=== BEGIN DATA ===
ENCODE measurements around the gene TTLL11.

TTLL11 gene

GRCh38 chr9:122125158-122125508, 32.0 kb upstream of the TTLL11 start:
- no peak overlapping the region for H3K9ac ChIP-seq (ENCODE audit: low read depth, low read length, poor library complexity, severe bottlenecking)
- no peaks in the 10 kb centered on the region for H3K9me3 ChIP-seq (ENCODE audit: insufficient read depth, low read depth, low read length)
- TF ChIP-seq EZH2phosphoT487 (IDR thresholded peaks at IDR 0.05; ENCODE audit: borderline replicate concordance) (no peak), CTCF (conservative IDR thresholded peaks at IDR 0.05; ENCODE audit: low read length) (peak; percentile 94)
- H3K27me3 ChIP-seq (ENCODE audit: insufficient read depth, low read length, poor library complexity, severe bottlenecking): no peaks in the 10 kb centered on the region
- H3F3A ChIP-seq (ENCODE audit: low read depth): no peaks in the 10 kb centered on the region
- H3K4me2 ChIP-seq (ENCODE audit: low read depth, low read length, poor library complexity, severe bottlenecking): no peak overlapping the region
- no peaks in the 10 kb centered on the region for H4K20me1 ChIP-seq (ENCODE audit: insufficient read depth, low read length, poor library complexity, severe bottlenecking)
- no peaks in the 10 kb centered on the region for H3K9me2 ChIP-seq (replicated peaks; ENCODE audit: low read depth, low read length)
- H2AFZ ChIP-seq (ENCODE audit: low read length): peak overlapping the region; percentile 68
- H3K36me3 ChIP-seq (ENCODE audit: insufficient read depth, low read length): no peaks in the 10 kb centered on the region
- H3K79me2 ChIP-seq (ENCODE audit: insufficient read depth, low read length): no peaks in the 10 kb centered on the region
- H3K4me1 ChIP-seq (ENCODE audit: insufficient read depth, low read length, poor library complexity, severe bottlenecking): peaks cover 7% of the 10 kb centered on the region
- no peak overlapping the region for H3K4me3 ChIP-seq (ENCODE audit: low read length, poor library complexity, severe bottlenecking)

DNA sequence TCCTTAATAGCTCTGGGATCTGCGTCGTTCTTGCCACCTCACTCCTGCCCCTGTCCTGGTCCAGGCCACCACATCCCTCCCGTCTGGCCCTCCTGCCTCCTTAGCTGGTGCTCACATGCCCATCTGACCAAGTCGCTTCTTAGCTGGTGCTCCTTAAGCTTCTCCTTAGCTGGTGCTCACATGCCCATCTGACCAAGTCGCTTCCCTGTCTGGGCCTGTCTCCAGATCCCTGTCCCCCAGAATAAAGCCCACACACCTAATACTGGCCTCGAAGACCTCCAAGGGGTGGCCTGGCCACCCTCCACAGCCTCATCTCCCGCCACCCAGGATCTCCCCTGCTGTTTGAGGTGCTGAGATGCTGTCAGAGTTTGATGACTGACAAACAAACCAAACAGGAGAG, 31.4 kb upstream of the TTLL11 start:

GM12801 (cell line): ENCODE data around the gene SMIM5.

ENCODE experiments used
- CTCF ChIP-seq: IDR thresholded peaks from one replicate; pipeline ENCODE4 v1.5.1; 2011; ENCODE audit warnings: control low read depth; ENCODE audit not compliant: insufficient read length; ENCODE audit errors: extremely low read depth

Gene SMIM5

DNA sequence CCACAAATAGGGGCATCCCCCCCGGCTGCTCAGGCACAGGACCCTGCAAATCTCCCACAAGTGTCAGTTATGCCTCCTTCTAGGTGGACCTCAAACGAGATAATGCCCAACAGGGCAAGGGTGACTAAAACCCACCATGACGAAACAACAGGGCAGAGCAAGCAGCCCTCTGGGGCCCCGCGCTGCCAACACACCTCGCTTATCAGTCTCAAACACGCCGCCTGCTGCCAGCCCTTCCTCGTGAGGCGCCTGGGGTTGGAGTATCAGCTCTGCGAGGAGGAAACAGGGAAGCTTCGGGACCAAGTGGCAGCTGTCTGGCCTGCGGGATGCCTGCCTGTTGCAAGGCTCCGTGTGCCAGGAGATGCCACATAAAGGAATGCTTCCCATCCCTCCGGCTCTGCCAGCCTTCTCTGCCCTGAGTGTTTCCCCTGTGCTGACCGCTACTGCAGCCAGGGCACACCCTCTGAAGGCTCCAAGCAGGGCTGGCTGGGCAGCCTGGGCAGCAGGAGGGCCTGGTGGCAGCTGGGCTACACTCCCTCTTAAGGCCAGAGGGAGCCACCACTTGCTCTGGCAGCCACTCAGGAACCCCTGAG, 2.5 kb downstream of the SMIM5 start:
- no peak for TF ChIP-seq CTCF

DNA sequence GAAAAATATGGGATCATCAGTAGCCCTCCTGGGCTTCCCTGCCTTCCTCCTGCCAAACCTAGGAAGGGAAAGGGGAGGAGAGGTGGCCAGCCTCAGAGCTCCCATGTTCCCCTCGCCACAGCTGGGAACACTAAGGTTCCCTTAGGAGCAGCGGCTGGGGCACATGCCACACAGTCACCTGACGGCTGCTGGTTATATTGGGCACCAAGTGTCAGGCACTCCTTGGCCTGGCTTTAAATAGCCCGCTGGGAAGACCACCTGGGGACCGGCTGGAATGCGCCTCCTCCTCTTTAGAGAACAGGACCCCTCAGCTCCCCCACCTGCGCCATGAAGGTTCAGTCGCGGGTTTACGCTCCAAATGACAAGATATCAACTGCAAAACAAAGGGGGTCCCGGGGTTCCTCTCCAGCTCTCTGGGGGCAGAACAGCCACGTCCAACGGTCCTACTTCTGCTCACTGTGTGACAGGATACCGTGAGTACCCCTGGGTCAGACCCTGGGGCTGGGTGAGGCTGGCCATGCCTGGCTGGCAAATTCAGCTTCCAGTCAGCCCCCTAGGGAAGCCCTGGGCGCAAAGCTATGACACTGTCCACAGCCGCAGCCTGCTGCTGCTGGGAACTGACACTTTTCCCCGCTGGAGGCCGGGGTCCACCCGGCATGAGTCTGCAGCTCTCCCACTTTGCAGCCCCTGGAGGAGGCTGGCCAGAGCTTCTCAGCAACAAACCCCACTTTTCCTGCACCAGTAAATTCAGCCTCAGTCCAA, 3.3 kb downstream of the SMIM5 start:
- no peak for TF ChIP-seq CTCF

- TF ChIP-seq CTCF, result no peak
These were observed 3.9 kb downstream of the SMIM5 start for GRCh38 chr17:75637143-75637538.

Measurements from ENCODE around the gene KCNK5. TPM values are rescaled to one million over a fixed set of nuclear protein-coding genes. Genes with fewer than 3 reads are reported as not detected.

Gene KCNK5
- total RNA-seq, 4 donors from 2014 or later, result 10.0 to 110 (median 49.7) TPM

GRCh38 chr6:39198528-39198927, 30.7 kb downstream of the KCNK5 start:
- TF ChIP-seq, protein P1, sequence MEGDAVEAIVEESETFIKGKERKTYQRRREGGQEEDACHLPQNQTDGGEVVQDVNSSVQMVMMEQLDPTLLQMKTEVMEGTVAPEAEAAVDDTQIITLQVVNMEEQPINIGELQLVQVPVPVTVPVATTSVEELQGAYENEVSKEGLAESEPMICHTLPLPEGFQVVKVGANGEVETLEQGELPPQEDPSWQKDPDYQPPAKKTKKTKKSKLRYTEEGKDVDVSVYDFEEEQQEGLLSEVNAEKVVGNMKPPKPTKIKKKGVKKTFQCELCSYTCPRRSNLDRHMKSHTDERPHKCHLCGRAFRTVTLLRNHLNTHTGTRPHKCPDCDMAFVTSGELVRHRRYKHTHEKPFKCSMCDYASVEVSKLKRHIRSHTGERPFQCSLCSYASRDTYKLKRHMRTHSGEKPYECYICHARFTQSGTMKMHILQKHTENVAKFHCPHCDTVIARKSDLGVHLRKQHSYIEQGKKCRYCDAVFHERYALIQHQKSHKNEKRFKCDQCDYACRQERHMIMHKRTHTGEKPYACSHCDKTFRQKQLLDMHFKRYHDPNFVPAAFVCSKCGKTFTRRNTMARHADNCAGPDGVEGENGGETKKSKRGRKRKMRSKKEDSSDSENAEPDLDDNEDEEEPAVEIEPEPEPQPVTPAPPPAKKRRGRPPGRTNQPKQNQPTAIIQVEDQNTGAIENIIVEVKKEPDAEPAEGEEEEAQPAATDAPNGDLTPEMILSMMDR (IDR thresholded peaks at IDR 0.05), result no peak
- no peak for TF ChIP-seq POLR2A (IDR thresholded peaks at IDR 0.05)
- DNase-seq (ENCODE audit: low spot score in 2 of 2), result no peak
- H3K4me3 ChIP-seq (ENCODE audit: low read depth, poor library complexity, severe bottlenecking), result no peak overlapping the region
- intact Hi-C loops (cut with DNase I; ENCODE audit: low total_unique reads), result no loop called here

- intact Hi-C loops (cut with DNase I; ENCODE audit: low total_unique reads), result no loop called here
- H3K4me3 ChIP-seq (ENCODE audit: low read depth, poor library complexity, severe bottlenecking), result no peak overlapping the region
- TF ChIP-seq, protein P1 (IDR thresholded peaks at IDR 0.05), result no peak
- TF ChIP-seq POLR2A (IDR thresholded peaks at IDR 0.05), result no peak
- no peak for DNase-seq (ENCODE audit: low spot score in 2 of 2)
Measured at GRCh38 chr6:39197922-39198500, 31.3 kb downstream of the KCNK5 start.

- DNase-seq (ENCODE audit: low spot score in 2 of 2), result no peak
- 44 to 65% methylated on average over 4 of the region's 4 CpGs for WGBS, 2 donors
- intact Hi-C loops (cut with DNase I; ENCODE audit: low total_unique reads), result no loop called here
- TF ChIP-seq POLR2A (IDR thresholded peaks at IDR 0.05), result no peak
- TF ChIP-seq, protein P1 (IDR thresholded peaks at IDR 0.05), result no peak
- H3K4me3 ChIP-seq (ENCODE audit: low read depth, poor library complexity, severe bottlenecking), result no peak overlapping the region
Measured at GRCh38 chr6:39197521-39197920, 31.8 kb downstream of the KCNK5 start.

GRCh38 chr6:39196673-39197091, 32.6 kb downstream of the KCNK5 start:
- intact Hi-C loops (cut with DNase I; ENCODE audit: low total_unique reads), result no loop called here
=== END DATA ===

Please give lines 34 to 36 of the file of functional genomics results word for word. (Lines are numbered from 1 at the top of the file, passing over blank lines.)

- DNase-seq (ENCODE audit: low spot score in 2 of 2), result no peak
- H3K4me3 ChIP-seq (ENCODE audit: low read depth, poor library complexity, severe bottlenecking), result no peak overlapping the region
- intact Hi-C loops (cut with DNase I; ENCODE audit: low total_unique reads), result no loop called here